Security Tips

Security Tips afrank30
Drupal Version

The pages in this section provide helpful tips and tricks for improving the security of your Drupal website.  In addition to the information here, be sure to look at our Best Practices for Configuring and Managing Drupal page, and browse through the User Authentication section for more security tips, including how to require user login before viewing specific pages.

Security Resources

Setting Up SSL For Drupal Sites on OIT Web Hosting

Setting Up SSL For Drupal Sites on OIT Web Hosting esembrat3
Drupal Version

Editor's Note: Information on Obtaining and SSL Certificate and Setting Up SSL on OIT Web Hosting with an External Domain Name has been moved to the Georgia Tech Resources for Webmasters website.

Additional details about enabling SSL for Drupal can be found in Jimmy Kriigel's posting in GitHub about SSL and Drupal sites.

Part I: SSL Certificate

See if you need an SSL Certificate, and if so, obtain your SSL Certificate. In short, if your site is a top-level site on OIT Web Hosting, you can use the existing SSL certificate available on your hosting server - no special configuration on the Plesk control panel side is needed - just follow the steps in Part II below.  If your site's hostname is a subdomain of a department domain (e.g., then you will have to see if the Plesk certificate includes your "" domain name - if so, then you should be good to go - if not, then you'll need to obtain a certificate (see "obtain your SSL Certificate" above).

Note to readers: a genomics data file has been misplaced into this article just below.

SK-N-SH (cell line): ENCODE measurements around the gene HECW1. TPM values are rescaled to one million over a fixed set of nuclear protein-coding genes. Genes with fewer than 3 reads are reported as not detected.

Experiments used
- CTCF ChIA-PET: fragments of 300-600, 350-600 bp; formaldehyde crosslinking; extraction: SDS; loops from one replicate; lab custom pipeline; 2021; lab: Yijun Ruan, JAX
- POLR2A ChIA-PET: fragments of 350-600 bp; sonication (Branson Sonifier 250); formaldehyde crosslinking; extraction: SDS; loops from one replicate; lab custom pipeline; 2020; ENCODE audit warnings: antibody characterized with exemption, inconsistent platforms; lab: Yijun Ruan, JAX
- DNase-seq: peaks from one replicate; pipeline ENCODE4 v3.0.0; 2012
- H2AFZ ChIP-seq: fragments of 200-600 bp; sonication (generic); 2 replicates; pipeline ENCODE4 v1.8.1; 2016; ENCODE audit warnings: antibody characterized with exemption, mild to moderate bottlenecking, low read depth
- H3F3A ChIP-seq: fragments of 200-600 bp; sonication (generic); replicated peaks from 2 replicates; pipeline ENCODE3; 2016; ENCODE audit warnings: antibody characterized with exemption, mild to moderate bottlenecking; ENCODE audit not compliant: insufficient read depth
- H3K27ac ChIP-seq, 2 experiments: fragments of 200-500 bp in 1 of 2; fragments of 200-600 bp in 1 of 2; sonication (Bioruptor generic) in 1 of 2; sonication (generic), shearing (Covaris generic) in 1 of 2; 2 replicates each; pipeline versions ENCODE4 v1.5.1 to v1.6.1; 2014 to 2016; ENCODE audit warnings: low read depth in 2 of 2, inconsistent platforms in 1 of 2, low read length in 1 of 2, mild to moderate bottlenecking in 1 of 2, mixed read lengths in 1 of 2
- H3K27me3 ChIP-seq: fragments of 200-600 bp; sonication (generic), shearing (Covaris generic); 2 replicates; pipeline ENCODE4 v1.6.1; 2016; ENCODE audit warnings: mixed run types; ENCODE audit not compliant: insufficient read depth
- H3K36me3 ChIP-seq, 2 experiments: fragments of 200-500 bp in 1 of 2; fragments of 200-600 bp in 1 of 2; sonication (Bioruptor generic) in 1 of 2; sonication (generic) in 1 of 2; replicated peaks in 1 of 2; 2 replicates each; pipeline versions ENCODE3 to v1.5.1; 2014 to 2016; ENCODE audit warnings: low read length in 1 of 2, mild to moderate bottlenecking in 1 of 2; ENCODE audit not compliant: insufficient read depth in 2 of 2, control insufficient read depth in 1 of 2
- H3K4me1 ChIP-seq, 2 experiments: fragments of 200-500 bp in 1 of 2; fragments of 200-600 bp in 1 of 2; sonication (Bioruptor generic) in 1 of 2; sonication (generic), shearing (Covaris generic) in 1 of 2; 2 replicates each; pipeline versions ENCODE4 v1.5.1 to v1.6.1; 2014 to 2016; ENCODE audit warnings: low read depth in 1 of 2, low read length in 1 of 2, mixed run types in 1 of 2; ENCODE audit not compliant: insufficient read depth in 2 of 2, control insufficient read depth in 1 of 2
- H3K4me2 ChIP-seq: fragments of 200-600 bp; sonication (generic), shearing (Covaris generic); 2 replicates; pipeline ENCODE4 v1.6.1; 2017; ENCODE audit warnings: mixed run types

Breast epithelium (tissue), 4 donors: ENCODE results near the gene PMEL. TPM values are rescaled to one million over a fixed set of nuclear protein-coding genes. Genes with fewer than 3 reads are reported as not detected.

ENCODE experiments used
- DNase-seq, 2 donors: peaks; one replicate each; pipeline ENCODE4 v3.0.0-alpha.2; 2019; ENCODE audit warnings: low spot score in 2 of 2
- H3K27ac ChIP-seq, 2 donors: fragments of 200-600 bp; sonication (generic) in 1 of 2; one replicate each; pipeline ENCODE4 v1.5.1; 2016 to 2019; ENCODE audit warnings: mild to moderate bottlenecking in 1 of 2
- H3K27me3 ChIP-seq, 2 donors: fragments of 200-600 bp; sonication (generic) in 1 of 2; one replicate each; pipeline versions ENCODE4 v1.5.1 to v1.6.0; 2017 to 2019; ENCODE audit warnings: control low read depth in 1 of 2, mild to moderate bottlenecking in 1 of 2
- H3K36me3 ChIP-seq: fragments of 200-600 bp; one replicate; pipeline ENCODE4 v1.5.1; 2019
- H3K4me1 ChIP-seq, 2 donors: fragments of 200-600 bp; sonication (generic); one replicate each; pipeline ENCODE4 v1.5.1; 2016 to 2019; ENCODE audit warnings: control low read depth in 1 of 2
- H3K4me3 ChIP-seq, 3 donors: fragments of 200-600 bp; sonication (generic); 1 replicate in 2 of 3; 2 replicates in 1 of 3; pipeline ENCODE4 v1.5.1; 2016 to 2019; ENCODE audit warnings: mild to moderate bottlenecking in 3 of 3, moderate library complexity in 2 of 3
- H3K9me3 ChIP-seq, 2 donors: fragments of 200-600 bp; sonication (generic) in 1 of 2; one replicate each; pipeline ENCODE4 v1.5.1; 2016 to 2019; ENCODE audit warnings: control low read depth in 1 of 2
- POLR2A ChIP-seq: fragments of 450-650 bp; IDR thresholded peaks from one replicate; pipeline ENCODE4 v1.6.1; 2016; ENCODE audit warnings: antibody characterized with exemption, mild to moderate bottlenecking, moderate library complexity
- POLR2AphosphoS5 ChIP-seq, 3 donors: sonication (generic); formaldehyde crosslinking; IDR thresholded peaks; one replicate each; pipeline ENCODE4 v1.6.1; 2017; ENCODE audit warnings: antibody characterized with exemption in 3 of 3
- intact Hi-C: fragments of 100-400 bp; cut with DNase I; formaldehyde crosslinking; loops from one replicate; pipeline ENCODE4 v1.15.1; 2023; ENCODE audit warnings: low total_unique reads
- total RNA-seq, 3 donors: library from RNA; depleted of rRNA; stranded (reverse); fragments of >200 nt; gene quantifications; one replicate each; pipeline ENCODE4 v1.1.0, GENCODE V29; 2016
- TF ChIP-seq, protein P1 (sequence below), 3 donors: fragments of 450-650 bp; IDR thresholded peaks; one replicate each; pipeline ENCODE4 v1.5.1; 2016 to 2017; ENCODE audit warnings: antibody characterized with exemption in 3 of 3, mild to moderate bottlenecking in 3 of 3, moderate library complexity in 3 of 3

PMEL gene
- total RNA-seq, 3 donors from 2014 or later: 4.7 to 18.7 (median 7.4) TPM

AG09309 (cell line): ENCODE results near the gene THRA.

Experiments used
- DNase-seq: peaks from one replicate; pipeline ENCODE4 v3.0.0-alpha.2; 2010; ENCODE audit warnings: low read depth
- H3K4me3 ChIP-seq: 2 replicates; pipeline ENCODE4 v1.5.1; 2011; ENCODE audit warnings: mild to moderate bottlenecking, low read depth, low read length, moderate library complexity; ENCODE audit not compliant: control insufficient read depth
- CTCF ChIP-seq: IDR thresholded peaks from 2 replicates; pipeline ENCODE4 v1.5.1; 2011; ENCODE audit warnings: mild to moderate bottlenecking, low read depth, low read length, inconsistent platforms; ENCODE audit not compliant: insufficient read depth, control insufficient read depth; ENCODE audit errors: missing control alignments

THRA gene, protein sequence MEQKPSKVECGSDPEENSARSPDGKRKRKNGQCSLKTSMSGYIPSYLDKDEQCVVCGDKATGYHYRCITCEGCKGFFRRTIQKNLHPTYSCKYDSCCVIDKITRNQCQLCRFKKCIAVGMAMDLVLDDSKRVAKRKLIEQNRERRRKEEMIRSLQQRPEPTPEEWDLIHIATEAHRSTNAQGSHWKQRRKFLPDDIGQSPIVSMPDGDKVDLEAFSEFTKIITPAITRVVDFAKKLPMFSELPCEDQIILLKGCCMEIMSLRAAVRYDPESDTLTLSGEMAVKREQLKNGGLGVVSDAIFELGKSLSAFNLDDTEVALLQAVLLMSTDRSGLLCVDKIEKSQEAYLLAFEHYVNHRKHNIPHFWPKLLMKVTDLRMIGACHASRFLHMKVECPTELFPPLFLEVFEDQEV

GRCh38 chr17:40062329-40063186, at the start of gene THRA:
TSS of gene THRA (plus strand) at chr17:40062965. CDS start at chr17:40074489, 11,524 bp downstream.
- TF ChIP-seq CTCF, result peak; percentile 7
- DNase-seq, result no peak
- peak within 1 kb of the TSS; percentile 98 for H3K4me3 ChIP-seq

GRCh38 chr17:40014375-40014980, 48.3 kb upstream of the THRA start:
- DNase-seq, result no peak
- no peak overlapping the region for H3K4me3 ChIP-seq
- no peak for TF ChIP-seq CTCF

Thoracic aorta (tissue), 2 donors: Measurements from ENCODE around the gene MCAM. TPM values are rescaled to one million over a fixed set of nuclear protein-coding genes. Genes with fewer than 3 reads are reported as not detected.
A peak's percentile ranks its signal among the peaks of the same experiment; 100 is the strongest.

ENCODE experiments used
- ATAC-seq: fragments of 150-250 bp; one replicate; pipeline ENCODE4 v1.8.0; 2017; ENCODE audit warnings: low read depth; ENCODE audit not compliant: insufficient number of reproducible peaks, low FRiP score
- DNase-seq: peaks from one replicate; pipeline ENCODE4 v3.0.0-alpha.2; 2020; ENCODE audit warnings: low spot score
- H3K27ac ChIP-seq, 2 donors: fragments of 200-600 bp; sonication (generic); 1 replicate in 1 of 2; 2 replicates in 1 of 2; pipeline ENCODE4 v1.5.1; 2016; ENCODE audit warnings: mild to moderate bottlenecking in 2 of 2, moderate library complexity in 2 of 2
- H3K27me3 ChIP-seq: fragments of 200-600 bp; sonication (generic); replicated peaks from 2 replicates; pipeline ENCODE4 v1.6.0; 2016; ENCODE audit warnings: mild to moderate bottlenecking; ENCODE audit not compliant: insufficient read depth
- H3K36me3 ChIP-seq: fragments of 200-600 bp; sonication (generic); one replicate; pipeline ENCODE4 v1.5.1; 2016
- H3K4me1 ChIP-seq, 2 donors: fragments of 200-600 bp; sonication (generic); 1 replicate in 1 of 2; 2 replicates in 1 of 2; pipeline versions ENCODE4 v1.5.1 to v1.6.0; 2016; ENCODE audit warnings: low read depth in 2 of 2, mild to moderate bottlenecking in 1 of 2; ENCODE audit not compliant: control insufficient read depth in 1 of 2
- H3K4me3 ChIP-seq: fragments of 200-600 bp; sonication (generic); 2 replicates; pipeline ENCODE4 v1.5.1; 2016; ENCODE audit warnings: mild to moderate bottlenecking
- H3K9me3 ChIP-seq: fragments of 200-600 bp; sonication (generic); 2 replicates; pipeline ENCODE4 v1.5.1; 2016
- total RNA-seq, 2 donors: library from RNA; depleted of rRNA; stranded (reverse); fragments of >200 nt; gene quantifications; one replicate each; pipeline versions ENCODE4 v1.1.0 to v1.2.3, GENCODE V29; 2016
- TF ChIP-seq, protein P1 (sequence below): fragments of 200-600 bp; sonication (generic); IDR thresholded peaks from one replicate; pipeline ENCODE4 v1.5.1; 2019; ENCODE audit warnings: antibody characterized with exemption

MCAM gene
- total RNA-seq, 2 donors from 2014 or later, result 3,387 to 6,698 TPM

Part II: Configure Your Drupal Instance

Edit Your Site's .htaccess File

Add the following directly after "RewriteEngine On" in your site's .htaccess file:

RewriteCond %{HTTP_HOST} ^www\.(.+)$ [NC]
RewriteRule ^ https://%1%{REQUEST_URI} [L,R=301]
RewriteCond %{HTTPS} !=on
RewriteRule ^/?(.*) https://%{SERVER_NAME}/$1 [R,L]

What this will do is catch any requests that have "www." before your site's hostname and redirect the user to the non-"www." version of the URL.  Then, if the user is not using HTTPS, it will redirect the user to the HTTPS version of the URL to ensure that HTTPS / SSL security is always used.